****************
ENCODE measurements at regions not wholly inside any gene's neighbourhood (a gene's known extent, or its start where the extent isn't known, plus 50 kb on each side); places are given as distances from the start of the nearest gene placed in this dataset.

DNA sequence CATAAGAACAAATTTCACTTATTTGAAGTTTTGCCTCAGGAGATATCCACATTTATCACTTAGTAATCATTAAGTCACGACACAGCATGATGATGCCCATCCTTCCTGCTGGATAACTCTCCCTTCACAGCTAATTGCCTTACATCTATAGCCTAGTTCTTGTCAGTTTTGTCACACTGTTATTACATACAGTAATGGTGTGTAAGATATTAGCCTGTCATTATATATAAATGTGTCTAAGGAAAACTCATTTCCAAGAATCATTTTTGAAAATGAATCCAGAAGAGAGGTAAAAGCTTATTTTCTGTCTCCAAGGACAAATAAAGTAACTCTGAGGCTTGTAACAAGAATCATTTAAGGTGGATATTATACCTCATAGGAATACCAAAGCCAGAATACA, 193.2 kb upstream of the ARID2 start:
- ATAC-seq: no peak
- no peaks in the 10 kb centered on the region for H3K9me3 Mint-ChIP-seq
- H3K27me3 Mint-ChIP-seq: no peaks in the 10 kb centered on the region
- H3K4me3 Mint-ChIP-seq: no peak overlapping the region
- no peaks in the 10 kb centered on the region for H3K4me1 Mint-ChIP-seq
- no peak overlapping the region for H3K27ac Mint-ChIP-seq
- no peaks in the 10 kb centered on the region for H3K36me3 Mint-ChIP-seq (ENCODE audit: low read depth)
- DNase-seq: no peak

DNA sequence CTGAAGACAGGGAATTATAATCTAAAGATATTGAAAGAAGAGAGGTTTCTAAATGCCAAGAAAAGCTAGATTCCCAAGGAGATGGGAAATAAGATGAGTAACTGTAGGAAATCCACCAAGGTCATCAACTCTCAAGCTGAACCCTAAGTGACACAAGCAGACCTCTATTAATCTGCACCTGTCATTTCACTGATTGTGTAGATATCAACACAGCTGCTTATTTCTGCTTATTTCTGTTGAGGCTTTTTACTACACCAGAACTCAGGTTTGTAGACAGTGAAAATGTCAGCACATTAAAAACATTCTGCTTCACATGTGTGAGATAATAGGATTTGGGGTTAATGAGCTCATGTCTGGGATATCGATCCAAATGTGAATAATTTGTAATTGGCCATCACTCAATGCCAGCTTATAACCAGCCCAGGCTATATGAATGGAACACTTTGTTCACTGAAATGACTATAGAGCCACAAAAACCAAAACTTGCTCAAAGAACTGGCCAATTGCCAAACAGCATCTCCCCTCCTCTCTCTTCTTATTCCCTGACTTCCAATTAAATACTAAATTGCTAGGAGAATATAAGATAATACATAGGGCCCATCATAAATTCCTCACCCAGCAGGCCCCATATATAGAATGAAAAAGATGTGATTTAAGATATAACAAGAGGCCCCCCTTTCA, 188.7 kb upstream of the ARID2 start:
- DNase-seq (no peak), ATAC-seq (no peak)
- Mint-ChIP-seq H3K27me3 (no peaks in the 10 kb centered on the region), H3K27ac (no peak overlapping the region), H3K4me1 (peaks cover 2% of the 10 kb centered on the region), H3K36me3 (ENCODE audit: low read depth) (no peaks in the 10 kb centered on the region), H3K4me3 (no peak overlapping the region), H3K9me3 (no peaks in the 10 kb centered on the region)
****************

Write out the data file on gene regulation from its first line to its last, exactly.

ENCODE measurements at regions not wholly inside any gene's neighbourhood (a gene's known extent, or its start where the extent isn't known, plus 50 kb on each side); places are given as distances from the start of the nearest gene placed in this dataset.

DNA sequence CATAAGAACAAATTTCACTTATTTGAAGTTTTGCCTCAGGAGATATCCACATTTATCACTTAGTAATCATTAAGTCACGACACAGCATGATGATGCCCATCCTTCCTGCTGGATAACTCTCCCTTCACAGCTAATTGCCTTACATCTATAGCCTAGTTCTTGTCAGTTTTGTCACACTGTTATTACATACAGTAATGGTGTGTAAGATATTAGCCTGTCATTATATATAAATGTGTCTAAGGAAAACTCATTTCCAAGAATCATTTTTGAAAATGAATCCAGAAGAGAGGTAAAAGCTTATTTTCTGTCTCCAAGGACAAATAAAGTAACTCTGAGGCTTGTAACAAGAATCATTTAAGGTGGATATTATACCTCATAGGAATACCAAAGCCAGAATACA, 193.2 kb upstream of the ARID2 start:
- ATAC-seq: no peak
- no peaks in the 10 kb centered on the region for H3K9me3 Mint-ChIP-seq
- H3K27me3 Mint-ChIP-seq: no peaks in the 10 kb centered on the region
- H3K4me3 Mint-ChIP-seq: no peak overlapping the region
- no peaks in the 10 kb centered on the region for H3K4me1 Mint-ChIP-seq
- no peak overlapping the region for H3K27ac Mint-ChIP-seq
- no peaks in the 10 kb centered on the region for H3K36me3 Mint-ChIP-seq (ENCODE audit: low read depth)
- DNase-seq: no peak

DNA sequence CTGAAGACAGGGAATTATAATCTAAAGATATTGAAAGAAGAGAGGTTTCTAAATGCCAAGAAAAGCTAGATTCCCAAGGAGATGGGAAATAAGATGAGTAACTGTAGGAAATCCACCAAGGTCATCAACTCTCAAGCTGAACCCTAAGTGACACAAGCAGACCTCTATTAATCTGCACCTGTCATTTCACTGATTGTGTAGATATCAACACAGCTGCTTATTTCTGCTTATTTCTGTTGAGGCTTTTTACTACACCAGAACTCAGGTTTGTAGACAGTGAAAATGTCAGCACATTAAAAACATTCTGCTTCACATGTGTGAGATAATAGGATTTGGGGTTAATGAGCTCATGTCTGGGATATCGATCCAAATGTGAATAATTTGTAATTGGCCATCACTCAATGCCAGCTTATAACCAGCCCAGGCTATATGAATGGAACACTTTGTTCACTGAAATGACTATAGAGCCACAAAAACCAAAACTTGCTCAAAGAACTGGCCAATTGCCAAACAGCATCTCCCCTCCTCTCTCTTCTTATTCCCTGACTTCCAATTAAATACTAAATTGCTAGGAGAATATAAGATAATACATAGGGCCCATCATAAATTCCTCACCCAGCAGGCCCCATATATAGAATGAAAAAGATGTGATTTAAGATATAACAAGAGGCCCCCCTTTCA, 188.7 kb upstream of the ARID2 start:
- DNase-seq (no peak), ATAC-seq (no peak)
- Mint-ChIP-seq H3K27me3 (no peaks in the 10 kb centered on the region), H3K27ac (no peak overlapping the region), H3K4me1 (peaks cover 2% of the 10 kb centered on the region), H3K36me3 (ENCODE audit: low read depth) (no peaks in the 10 kb centered on the region), H3K4me3 (no peak overlapping the region), H3K9me3 (no peaks in the 10 kb centered on the region)